At my first interviews, I only talked about hard skills, for example, when I got a job as a data analyst, I said that I knew python and SQL, but this is far from all that I have and know. I completely forgot about my knowledge of mathematical statistics, my analytical mindset and high level of communication. Do not forget about your soft skills. By the way, I also wrote a separate article about soft skills that every IT specialist should have. You can check it out here.

Prepare a Story about Yourself

Before starting the interview, I advise you to write a story about yourself. At each interview they ask - tell us about yourself, let's get to know each other and so on. The story about yourself is very important - it shows how you build your thoughts, how you talk, how you reason, how connected your thoughts are and how structured your story is, whether you deviate from the topic and if so, how much, and so on. I am sure that employers do not care where you come from and what school you studied at, it is important for them that you present yourself competently, because if you present yourself competently, then you will be able to present their product.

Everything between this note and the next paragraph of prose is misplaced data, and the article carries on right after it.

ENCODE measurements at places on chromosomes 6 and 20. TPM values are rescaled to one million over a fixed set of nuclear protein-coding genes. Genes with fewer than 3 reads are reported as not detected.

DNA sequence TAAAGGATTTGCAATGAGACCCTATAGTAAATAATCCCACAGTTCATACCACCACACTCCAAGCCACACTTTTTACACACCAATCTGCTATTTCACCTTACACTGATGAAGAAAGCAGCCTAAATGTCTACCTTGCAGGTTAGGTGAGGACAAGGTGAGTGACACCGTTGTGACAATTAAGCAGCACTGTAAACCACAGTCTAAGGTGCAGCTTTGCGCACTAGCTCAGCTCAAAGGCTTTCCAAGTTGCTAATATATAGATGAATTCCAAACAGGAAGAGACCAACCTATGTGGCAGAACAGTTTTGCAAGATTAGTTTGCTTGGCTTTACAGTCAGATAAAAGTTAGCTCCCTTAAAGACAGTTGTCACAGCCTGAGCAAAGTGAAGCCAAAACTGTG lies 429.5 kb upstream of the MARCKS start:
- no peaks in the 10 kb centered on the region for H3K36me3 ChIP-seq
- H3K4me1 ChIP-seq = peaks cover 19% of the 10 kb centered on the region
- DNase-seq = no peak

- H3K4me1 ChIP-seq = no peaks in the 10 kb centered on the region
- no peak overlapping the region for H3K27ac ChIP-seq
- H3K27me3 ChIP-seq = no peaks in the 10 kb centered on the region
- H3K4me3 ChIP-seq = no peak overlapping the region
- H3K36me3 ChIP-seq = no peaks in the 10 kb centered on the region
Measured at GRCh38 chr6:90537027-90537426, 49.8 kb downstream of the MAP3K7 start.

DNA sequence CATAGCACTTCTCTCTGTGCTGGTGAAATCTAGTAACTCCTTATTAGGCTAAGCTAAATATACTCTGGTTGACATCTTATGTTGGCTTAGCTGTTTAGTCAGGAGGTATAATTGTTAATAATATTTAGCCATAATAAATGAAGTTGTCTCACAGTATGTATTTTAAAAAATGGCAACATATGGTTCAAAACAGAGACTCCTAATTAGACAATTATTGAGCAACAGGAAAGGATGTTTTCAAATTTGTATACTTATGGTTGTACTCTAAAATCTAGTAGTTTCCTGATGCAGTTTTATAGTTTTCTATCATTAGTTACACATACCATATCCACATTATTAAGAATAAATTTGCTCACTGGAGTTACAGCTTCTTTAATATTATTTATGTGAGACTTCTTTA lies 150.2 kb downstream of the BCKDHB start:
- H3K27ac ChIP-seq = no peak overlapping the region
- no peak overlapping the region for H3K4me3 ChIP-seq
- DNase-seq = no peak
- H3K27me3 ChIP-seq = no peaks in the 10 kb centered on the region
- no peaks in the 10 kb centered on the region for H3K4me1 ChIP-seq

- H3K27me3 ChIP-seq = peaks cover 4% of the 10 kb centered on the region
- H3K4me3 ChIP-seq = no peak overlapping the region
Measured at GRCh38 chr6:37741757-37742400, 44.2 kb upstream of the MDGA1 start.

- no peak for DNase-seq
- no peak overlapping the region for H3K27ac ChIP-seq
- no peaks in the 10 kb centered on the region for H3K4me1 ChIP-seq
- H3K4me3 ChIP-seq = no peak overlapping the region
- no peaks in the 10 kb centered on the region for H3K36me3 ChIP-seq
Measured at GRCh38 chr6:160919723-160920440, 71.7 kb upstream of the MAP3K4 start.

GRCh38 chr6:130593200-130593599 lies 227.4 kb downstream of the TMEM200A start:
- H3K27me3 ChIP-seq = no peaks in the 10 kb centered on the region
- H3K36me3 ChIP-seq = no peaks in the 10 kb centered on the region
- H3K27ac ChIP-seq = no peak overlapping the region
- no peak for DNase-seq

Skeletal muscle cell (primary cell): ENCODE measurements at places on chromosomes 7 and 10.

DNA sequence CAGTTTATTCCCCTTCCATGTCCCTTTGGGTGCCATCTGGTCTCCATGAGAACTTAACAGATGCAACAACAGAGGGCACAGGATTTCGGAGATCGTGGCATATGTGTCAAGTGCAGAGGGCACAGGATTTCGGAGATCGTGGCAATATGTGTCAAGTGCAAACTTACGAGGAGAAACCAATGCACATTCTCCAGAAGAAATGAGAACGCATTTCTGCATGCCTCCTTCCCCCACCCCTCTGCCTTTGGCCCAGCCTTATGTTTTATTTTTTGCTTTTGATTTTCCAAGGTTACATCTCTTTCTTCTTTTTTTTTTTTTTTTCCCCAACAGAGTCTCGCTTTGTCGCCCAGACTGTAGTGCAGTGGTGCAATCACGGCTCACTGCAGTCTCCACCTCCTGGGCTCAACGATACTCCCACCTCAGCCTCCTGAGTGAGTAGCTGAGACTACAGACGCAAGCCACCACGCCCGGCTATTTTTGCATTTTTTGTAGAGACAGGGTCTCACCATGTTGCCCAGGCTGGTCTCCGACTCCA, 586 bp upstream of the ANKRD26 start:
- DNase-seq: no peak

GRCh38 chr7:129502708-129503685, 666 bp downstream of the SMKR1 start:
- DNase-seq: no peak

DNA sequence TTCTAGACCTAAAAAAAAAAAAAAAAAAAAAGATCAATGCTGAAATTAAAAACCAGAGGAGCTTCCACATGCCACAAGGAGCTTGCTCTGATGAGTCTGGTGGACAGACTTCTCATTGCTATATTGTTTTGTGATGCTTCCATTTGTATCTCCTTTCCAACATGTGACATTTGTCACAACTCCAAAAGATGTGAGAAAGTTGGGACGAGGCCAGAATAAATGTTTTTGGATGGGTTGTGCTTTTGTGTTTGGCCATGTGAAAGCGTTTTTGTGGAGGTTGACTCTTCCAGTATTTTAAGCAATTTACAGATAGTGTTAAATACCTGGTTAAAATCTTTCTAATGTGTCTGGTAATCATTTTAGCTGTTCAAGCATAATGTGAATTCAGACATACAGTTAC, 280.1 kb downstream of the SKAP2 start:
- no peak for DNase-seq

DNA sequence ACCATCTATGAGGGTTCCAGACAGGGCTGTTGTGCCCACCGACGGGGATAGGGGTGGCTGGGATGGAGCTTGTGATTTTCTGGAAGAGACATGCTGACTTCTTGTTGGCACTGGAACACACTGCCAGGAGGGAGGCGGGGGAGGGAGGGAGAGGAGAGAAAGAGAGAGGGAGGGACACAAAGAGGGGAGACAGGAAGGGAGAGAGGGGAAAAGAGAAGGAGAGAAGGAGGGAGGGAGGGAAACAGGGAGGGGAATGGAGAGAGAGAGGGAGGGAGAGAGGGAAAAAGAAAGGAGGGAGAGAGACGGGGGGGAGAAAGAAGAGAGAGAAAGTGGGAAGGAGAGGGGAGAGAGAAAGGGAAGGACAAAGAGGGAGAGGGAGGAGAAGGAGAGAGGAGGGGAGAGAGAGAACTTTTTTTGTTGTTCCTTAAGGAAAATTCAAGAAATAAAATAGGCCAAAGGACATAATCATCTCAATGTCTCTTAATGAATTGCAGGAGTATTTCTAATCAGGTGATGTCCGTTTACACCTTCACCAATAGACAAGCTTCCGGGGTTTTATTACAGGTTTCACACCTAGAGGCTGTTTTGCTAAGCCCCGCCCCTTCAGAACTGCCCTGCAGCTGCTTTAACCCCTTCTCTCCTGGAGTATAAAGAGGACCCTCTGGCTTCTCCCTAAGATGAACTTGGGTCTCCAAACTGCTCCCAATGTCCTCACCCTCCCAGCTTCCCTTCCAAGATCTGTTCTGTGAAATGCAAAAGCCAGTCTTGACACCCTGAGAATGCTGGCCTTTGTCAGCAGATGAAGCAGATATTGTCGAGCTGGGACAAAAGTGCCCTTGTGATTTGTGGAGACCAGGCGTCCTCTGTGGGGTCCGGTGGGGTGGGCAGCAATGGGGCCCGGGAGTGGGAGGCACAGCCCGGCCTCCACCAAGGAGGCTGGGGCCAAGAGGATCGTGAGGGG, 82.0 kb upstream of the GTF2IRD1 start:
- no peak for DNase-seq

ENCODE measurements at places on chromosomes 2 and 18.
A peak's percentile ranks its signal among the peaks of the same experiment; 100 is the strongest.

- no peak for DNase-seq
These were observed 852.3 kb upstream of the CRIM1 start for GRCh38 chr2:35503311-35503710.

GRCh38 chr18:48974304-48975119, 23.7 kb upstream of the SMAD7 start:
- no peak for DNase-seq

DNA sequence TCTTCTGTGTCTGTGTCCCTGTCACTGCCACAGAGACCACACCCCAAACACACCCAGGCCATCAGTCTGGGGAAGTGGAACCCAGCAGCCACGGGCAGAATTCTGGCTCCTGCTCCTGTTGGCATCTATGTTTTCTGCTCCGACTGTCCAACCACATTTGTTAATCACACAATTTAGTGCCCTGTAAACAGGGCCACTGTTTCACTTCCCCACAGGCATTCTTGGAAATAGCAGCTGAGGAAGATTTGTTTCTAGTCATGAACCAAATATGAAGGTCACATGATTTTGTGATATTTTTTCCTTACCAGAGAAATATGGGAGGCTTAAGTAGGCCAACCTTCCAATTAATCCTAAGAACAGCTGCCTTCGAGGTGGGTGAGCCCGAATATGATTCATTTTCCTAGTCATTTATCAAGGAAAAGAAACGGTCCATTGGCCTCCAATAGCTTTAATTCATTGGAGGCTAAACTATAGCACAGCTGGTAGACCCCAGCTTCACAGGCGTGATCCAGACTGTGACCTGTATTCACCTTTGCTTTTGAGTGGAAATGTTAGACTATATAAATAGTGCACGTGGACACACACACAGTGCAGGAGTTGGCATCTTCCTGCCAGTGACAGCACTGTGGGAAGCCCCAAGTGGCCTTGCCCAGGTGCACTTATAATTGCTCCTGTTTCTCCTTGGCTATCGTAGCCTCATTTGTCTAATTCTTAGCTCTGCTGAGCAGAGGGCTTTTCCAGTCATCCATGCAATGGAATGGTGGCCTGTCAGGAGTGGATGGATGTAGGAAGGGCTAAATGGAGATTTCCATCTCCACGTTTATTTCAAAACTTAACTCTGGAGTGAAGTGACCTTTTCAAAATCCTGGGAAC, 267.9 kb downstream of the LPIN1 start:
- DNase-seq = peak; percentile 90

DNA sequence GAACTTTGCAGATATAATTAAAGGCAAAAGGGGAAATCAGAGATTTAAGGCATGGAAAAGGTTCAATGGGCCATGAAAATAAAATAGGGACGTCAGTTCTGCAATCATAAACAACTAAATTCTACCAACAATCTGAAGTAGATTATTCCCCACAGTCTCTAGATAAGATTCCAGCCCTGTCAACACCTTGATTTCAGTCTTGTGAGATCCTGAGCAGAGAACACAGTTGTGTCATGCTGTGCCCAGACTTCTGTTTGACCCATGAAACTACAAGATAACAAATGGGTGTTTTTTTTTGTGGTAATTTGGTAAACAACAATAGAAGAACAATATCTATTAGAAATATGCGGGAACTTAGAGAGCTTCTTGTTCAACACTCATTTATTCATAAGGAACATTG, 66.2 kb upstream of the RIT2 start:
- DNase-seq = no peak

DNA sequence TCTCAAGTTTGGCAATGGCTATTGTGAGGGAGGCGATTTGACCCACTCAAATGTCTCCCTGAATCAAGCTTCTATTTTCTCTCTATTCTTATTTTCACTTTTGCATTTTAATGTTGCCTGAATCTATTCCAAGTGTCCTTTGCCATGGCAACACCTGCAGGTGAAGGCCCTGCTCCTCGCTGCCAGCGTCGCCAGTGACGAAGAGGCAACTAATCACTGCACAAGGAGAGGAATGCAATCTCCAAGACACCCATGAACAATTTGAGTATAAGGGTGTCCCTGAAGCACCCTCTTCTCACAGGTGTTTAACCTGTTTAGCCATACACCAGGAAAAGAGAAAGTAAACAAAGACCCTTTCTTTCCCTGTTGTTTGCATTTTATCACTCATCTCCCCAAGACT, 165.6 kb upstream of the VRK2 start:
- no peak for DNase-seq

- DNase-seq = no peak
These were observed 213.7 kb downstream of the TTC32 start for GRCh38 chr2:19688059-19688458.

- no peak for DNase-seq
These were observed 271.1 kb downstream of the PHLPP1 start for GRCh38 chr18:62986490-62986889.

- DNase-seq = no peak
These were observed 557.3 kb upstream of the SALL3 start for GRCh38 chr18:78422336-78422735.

You should not devote more than five minutes to this, and if five minutes is a lot for you, then tell us about self-education, what courses you took, what technical and other technical literature you like to read, and what career path you are building in your head.

Also, a prepared story about yourself is important because it is one of the first questions for you as a candidate, and the first impression is very important, so do not be lazy to write this story about yourself - the further mood in the Zoom conference depends on it.


I told you about my conclusions, which I made on the basis of 100 interviews I passed. I wrote several years of experience in one post, and I hope that this experience was useful to you. Furthermore, I plan to write a few more posts about the interview, so subscribe to our site updates or to the community on Reddit, where you will also not miss the announcement. Good luck!